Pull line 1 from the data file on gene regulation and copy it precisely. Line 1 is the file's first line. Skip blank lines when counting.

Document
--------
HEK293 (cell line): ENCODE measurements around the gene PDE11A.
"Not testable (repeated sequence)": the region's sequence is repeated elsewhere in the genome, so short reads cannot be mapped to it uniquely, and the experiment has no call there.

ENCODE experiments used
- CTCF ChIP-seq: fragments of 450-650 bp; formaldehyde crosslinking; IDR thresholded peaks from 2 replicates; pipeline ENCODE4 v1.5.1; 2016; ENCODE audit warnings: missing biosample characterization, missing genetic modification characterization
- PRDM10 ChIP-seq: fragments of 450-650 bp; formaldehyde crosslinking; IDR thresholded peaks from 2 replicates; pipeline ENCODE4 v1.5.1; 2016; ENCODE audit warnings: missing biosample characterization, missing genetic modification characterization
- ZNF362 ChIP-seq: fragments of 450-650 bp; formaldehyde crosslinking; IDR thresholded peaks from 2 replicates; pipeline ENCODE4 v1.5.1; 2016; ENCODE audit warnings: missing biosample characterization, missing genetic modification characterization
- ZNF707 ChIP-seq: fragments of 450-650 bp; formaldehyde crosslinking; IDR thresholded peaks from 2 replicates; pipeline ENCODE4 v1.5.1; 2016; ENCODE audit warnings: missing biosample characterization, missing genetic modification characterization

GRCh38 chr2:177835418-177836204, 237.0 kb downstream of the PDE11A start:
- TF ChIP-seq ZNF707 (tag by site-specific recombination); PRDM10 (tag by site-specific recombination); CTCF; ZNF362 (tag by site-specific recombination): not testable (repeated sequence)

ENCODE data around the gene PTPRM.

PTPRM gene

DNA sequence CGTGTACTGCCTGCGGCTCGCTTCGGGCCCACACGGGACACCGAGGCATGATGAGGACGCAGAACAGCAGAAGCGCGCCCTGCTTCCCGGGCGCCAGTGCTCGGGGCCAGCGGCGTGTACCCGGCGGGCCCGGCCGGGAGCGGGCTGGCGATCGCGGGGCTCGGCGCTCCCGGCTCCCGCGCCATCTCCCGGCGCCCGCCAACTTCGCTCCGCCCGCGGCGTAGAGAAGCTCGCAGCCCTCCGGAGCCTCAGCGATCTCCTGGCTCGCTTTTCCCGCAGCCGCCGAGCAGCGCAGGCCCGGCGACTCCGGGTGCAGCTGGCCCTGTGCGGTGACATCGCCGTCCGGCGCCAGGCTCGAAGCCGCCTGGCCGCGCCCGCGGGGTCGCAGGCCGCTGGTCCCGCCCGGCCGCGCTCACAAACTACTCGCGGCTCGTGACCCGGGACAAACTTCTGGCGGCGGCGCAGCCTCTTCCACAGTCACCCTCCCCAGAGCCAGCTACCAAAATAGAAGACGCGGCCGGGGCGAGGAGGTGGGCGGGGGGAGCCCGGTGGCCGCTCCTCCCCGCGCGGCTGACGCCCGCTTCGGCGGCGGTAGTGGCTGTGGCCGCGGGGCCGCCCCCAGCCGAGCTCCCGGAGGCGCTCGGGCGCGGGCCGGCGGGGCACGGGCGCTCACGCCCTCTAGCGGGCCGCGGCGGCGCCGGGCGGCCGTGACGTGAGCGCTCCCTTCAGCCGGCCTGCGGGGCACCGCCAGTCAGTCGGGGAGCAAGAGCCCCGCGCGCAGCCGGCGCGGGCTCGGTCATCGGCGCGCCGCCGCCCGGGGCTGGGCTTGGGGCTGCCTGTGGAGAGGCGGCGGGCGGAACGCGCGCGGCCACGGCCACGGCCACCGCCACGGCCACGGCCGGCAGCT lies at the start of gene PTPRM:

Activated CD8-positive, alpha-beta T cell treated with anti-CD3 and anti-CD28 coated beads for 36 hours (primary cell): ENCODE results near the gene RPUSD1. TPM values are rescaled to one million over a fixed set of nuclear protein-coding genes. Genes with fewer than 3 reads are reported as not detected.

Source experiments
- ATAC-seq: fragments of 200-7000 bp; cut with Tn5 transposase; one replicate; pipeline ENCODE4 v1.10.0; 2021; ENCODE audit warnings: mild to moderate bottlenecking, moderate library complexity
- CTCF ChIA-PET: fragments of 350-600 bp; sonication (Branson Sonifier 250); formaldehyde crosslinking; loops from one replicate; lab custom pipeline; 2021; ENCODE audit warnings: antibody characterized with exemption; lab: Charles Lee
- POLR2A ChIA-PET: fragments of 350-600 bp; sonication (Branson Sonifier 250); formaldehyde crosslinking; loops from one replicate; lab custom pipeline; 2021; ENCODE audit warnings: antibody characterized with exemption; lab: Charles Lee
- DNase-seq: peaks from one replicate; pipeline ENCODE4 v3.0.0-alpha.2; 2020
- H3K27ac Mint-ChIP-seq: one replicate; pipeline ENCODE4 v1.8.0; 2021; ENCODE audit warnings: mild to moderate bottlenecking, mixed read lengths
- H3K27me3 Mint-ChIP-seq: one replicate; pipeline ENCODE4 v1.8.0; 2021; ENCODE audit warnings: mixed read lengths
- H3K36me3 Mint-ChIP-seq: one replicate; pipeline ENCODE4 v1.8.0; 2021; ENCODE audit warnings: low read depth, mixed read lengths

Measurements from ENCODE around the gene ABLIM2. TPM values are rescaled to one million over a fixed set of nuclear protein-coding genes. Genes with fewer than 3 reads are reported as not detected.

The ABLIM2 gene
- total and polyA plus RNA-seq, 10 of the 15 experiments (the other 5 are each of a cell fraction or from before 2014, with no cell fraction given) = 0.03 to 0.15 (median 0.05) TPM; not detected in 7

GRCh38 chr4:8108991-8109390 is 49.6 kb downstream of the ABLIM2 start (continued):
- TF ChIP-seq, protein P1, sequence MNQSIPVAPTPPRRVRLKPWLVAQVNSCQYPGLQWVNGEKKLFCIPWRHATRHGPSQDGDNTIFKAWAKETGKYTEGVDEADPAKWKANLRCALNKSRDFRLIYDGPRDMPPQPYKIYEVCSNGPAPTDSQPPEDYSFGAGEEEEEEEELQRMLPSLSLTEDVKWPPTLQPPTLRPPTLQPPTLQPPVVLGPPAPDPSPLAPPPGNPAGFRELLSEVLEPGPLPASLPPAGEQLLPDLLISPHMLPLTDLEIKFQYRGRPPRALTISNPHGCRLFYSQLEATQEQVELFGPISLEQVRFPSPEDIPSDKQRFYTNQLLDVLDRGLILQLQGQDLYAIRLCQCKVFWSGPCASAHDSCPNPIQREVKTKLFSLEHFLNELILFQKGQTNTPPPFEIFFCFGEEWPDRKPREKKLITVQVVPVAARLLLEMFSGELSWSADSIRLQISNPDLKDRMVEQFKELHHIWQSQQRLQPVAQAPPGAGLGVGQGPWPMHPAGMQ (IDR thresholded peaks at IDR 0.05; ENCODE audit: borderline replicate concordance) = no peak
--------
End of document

HEK293 (cell line): ENCODE measurements around the gene PDE11A.